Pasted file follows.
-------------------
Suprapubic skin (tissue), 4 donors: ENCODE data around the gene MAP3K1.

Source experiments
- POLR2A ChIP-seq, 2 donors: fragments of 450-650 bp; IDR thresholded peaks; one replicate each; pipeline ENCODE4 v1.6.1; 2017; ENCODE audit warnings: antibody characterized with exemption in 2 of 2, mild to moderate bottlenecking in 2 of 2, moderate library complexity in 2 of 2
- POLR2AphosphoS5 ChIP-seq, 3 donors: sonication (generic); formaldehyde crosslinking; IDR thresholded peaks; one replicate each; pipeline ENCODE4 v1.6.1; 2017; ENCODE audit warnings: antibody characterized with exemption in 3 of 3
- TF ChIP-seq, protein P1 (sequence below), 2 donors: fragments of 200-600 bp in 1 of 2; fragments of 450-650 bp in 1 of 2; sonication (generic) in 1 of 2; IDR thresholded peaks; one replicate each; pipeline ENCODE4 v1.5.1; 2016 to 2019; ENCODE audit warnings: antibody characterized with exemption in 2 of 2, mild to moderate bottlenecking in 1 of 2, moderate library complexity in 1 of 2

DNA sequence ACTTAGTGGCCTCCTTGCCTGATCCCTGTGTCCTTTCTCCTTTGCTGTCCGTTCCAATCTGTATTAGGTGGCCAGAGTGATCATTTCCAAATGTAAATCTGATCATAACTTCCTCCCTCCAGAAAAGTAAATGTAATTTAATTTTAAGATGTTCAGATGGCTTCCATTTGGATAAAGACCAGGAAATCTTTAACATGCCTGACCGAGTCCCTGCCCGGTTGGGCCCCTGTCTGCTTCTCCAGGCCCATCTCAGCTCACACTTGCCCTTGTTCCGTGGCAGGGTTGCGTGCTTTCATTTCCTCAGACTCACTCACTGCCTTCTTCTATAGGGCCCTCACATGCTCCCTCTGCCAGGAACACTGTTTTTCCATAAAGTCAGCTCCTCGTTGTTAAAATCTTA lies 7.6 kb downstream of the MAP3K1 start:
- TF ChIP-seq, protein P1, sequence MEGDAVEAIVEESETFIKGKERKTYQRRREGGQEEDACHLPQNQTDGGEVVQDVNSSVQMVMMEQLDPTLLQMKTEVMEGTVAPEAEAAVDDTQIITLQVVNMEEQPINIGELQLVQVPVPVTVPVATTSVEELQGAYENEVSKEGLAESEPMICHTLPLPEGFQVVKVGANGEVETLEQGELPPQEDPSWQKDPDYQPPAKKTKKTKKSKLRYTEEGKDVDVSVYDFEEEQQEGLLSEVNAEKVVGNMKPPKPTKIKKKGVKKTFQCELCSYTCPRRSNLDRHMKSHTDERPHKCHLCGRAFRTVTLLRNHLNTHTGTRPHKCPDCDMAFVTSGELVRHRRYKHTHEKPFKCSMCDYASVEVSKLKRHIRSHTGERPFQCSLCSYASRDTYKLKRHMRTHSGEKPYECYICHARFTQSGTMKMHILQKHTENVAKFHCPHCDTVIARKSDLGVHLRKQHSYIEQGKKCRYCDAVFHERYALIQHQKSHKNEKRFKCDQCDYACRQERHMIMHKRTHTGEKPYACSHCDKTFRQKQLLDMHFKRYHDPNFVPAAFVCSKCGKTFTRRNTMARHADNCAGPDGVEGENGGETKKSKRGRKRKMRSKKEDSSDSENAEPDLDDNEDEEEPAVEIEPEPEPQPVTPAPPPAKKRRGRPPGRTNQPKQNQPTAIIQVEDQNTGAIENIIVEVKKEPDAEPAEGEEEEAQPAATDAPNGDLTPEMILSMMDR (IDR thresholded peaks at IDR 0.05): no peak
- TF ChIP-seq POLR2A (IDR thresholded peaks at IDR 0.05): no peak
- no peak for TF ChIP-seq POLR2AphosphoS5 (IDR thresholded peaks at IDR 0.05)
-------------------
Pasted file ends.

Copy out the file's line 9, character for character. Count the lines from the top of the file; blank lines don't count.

- no peak for TF ChIP-seq POLR2AphosphoS5 (IDR thresholded peaks at IDR 0.05)